Original article written by Angela Jefferson for the Gotham Gazette
The Surgeon General made a public advisory that indicated the pandemic has accelerated a mental health crisis for children. The American Academy of Pediatrics (AAP), the American Academy of Child and Adolescent Psychiatry (AACAP) and the Children’s Hospital Association (CHA) have also issued a bold declaration of a national emergency in children’s mental health.
Those who work with students in schools are now well into their second year on the frontlines of covid, where the most vulnerable communities disproportionately lost loved ones, income, and security. Covid’s devastating threat to children’s long-term resilience and wellness is clear: according to the National Institutes of Health, more than 120,000 children under the age of 18 in the United States have lost a primary caregiver to COVID-19, 65% of whom are children of color. This trauma is often provoked and exacerbated by economic insecurity and systemic racism.
In order to secure our children’s future, effective funding for in-school mental health care is a key strategy. It will also require that those social workers have critical insights into the stressors affecting everyone in the school ecosystem. Children are not alone in their pain. Teachers and academic staff have had their share of anxiety and loss throughout the pandemic. As we see widespread understaffing in schools, we need to acknowledge this stress amid the additional pressures of children returning to school full-time.
During last year’s hybrid schedules, Ms. Jefferson’s team of social workers stayed close to the 30,000 students they serve in New York City schools in person or via telehealth. This helped them smooth students’ return to the classroom and cope with setbacks. But a broader population of children did not have the benefit of preventive services to encourage emotional regulation and social-emotional skills development, so the work continues to ensure they adapt to the demands of in-person schooling.
A new McKinsey study shows that students in schools where 75% of children are Black or from financially-insecure families are falling further behind pre-pandemic math and reading than those in predominantly white and high-income schools. These students are also almost twice as likely to be missing school days. The study points out how important it is for students to have caring adults in school to help them reconnect socially and focus on their academic goals.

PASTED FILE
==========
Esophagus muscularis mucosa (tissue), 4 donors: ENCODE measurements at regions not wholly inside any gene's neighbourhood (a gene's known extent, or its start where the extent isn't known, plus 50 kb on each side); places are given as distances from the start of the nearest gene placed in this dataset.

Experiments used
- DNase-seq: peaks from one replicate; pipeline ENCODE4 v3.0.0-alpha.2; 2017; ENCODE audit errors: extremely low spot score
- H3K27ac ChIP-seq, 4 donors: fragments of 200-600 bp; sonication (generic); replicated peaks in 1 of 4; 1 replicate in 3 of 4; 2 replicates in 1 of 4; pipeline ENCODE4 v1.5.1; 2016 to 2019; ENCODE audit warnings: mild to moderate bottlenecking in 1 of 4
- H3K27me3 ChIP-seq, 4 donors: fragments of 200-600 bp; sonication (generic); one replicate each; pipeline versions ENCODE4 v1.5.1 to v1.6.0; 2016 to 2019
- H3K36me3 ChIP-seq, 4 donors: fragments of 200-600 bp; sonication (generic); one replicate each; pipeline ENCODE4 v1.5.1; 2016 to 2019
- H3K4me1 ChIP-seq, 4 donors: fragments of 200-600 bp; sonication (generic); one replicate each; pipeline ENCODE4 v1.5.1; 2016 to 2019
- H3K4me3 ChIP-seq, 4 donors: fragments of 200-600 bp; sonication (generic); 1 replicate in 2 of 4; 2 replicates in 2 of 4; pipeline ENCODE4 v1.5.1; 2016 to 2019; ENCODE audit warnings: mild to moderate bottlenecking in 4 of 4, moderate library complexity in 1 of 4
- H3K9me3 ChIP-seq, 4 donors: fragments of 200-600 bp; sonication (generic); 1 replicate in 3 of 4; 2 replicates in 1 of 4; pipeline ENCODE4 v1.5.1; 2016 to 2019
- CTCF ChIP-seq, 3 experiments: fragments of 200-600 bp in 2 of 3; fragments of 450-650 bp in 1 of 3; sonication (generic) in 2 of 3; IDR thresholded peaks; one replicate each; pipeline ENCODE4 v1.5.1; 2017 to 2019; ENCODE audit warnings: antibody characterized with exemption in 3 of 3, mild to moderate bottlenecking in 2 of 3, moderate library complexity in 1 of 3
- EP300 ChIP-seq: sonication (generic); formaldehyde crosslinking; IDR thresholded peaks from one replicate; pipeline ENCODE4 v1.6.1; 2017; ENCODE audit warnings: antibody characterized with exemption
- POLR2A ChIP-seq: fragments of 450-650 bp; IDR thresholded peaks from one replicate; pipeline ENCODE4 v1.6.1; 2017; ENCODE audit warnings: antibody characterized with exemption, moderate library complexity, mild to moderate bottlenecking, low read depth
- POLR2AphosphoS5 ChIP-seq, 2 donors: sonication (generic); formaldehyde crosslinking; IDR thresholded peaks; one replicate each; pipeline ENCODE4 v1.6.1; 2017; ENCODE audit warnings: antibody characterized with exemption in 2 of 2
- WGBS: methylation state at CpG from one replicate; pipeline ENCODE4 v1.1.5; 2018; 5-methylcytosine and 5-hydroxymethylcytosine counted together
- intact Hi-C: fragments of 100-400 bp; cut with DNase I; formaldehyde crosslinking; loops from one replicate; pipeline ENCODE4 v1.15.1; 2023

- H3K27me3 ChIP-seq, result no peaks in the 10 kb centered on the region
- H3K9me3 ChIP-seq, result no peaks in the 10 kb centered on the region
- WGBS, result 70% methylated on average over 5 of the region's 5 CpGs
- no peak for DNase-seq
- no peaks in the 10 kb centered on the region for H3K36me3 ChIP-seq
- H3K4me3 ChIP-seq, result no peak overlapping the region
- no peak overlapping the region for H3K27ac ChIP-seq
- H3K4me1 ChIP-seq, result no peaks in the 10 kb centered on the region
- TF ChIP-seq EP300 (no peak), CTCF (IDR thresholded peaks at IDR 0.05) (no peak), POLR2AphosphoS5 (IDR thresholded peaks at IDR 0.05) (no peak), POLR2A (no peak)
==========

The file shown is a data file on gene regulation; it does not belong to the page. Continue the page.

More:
Many children are struggling. This all places pressure on the adults in the room – teachers, principals, support staff, and social workers. Given these pervasive needs, how do we structure a support system that is responsive to them and enables regular, predictable, and ongoing growth? The author provides some suggestions:
First, providing supervision and training. The clinical supervisor is a critical frontline resource for a social worker and should not be stretched across too many sites. Second, conferences, workshops and trainings can revitalize skills and creativity – and should be promoted on an ongoing basis. Third, broadening networks of peer support. Informal networks – among schools and nonprofits – can build community ties and offer collegial support. Lastly, making time for self-care is vital. Social workers experience “vicarious trauma,” holding the stress of the children they serve and, often, as sounding boards for their colleagues.
As we mount one of the most important crusades of our lifetimes, let’s support the counselors whose expertise and advocacy will guide us.
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